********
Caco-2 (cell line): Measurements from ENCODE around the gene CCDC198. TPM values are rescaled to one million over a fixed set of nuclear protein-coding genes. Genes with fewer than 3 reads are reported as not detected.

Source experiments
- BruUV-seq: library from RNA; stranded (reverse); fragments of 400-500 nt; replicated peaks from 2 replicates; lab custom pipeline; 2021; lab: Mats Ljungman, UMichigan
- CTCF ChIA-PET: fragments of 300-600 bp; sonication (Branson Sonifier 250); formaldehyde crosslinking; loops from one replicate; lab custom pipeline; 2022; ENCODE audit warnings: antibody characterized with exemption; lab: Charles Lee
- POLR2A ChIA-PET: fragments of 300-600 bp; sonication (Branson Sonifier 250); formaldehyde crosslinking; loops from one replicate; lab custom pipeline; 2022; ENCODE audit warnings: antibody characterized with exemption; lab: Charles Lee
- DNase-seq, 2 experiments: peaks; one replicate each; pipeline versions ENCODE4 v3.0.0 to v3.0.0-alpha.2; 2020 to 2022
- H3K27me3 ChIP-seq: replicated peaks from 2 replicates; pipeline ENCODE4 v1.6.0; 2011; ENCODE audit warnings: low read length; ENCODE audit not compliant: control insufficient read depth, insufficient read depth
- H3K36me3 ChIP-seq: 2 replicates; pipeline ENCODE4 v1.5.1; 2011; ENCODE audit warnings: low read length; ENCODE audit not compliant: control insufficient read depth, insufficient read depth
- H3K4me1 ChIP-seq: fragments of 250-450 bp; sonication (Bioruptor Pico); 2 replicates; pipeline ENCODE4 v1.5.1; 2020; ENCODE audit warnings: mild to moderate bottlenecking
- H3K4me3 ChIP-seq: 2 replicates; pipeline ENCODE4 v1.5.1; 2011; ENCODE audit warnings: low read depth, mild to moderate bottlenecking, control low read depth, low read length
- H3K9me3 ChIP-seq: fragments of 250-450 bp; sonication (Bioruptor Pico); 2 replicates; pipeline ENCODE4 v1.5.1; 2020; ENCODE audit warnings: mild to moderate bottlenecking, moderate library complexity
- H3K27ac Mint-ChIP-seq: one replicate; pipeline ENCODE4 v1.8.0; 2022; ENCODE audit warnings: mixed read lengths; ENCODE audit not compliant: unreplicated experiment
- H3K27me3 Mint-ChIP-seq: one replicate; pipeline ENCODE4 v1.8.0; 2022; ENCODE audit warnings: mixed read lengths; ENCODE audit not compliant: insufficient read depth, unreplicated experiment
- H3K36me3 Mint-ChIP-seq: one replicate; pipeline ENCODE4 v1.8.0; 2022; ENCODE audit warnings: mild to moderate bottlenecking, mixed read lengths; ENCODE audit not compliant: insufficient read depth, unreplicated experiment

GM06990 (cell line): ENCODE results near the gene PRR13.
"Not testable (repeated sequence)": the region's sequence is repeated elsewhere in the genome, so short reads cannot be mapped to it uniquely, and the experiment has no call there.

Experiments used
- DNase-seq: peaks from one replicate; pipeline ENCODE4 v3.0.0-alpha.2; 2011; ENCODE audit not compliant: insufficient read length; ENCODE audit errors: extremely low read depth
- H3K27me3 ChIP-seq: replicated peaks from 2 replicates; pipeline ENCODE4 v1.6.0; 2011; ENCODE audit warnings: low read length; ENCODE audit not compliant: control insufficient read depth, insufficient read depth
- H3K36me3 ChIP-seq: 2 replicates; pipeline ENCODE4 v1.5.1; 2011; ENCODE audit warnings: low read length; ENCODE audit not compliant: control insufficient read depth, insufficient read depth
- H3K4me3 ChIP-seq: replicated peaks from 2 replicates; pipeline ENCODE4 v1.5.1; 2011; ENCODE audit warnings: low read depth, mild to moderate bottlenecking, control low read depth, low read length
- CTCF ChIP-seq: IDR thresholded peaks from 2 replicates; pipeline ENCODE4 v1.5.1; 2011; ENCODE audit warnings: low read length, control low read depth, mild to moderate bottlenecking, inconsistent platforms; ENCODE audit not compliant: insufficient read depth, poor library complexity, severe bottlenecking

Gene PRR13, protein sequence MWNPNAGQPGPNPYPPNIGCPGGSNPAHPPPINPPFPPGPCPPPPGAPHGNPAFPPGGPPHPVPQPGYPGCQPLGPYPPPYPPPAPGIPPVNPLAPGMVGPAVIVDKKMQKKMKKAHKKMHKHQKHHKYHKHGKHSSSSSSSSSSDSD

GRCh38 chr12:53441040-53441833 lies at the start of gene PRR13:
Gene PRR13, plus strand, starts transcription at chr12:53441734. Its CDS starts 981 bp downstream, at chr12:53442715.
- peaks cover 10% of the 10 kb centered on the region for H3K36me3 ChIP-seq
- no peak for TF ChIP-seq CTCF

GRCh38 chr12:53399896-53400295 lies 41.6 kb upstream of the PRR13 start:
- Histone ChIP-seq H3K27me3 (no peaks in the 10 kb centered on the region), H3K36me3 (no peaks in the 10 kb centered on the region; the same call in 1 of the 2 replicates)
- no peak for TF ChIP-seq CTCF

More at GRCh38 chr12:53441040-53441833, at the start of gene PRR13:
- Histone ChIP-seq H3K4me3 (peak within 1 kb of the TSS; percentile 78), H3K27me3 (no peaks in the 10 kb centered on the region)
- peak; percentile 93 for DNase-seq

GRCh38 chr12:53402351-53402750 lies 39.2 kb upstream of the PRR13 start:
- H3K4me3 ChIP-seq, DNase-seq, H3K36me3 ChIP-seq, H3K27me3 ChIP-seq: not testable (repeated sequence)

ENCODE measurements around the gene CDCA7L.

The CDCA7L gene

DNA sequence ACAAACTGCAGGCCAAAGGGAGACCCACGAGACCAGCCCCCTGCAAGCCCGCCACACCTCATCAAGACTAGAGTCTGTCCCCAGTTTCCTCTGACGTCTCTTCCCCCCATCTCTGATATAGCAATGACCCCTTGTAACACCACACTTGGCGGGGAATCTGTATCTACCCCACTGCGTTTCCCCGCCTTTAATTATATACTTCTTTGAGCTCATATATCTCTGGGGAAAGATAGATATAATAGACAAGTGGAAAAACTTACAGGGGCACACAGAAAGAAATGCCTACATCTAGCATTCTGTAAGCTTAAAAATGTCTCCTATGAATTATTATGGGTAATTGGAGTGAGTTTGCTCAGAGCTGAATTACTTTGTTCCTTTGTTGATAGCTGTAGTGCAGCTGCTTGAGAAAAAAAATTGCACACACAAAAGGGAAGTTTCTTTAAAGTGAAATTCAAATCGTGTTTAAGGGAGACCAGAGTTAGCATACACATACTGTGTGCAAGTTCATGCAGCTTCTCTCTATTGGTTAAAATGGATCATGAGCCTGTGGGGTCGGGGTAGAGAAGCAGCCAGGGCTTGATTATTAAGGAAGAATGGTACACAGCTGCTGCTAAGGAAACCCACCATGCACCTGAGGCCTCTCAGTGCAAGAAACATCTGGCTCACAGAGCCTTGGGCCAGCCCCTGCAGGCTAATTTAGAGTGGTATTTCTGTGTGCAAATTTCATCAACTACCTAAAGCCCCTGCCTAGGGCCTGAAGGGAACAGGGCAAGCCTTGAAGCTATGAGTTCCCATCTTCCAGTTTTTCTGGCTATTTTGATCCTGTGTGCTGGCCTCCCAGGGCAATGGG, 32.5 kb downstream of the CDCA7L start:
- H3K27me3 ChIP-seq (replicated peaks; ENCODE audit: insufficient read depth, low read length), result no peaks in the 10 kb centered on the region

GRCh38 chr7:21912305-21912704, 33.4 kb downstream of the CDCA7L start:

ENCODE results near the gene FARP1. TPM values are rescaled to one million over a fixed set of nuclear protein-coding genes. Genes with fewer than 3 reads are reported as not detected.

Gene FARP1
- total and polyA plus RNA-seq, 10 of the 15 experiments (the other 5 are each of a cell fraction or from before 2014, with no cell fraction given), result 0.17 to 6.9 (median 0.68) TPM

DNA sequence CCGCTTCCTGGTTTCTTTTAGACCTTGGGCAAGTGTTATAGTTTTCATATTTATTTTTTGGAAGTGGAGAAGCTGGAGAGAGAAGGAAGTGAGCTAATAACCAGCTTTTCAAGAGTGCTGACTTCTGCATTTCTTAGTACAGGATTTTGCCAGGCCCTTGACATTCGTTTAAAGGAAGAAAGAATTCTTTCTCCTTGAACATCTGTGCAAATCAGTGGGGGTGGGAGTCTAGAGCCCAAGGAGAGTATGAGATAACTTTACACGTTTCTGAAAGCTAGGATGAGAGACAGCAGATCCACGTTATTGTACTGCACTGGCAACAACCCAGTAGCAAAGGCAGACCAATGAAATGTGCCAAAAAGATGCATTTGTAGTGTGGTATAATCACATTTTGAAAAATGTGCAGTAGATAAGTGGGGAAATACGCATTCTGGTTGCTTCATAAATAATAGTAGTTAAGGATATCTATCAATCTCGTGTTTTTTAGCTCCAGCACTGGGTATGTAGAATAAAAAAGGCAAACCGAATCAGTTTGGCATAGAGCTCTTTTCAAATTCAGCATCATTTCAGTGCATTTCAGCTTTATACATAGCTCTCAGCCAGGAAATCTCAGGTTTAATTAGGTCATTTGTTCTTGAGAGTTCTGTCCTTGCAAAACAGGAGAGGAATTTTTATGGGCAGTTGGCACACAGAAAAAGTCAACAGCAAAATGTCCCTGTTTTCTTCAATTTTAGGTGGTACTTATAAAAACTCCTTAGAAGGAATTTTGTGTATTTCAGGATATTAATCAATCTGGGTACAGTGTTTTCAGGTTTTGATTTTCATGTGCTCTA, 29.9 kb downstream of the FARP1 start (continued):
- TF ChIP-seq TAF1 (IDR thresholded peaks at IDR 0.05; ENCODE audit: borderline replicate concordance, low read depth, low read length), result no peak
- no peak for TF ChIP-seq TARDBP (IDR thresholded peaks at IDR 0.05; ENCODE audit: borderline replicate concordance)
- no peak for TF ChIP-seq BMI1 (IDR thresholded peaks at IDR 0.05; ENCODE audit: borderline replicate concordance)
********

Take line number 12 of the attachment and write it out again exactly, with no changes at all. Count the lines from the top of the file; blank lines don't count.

- H3K27ac Mint-ChIP-seq: one replicate; pipeline ENCODE4 v1.8.0; 2022; ENCODE audit warnings: mixed read lengths; ENCODE audit not compliant: unreplicated experiment